Foe example, mains can be served as a sit down meal or as a buffet. Sit-down menus are regarded as a more formal wedding occasion. Smaller, less formal weddings may only have finger food or fruit and cheese platter.

The wedding cake can be served as the dessert.  Remember that you do’t want to serve too little food. Order the right amount for the occation. Your caterer may be able to help with the table settings and design, and assist with hiring any other need equipment such as chairs and tables.

If you need more advise about the caterer, please ask me as I have photographed so many weddings in the past.

Hope this article was helpful.

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wedding photography by Katsu

 

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Beverages part two

Beverages part two

Whatever bar arrangements you decide on, ensure there is a variety of alcoholic and non-alcoholic drinks. A sensible beverage list could include two choices of beer (light and full length) red and white wine, water, soft drinks, orange juice and sparkling wine for toasting. There are also a number of simple cost-saving measures you can adopt:

  • Place a time limit on the bar opening hours. Pre-dinner drinks are usually served 30-60minutes before dinner and finish at 12midnight. Guests pay for their own drinks outside these times.
  • To lower consumption, and thereby reduce costs, have wait staff serve the drinks coming around on trays.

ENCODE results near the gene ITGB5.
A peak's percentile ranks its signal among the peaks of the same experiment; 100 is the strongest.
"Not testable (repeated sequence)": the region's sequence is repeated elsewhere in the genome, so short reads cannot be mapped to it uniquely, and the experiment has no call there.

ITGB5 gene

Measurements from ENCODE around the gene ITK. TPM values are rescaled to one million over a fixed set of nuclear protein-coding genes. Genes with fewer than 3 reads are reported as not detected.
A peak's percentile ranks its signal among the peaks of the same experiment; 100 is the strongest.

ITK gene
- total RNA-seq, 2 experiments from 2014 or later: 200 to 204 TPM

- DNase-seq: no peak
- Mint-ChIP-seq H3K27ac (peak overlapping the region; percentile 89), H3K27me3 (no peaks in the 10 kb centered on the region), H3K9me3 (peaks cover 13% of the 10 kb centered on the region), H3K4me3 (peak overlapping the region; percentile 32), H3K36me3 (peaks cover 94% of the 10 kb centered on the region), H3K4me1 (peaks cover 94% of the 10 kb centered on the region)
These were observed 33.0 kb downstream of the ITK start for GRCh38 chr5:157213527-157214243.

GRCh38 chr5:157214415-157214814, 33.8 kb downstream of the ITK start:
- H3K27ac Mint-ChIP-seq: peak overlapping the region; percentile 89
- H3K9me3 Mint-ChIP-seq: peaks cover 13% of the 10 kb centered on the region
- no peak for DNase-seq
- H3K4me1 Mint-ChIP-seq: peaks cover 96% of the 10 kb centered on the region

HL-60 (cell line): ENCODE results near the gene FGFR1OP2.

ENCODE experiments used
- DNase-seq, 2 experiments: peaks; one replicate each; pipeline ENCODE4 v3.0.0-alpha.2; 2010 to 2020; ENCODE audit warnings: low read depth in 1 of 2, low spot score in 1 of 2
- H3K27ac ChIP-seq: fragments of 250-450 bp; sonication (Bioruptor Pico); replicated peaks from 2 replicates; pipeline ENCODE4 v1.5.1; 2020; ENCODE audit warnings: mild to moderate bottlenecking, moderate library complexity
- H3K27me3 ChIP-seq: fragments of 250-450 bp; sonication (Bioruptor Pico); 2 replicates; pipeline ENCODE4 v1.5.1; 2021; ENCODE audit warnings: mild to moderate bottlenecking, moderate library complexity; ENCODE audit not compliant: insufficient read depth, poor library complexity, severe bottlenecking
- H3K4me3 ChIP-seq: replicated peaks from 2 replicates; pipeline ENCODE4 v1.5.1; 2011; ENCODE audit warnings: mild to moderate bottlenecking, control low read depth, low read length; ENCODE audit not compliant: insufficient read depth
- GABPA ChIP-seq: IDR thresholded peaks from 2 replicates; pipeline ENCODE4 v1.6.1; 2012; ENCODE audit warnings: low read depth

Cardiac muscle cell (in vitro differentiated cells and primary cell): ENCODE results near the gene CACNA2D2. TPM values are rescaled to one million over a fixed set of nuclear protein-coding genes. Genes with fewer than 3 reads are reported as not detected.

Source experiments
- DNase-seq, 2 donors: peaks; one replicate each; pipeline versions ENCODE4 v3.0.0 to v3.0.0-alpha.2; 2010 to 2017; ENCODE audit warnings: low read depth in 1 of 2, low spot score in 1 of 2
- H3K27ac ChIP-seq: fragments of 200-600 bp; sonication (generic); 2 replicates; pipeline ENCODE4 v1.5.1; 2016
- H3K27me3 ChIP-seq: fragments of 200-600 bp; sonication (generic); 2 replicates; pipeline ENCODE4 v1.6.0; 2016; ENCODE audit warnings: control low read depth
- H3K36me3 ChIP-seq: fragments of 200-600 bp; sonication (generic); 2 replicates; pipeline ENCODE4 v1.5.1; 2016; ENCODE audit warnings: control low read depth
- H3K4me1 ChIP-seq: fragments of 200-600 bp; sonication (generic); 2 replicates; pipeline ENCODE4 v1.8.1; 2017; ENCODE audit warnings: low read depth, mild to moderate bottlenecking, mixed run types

• If you would like to have a toast with traditional sparkling wine, chepaish one should do, since guests will only sipping it.
  • Select venue that allows BYO alcohol. Negotiate a reduced price with your local liquor store to supply kegs of beer and cases of wine.
  • Ask your reception co-ordinator for other ways of reducing the bill.

Question to ask the beverage supplier

  • Is a deposit required?
  • Wat methods of payment are accepted?
  • Do they provide an agreement in writing?
  • What will the wait people be wearing?
  • Who pays for damaged or broken glasses?
  • How will the drinks be served? For example, at the bar or do they serve?
  • Who will be in charge on the day?

Don’t forget  your photographer will be taking photos through the night at the reception. You probably do not want to get drunk bad… 🙂

Hope this article was helpful.

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wedding reception

Beverages

Beverages

Celebrity drinks are a typical part of a wedding reception. Because they add significantly to the costs, carefully calculate what financial contribution you can afford.
Following are different arrangements you can make for the bar service.

Cash Only Bar:
A cash only bar requires guests to pay for the drinks themselves, which maybe necessary, depending on your budget. However, depending on the formality of the event, guests generally expect at least some of the drinks to be paid for.

Paying on consumption:
Paying on consumption means you pay what the guests drink. But there is flexibility in how this can be arranged.

  • An open bar is where you pay for all the drinks, and this invalids spirits and cocktails. This can be a costly option.
  • A wine and beer bar is where you can limit what you pay for to drinks such as beer, wine and soft drinks.
  • A set price bar is an agreed up-front prince per guest, irrespective of the amount actually consumed

If you are looking for more information about wedding reception,  I am happy to give you some advice based on my experiences in the wedding industry.

Hope this article was helpful.

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Sydney Wedding Photography by Katsu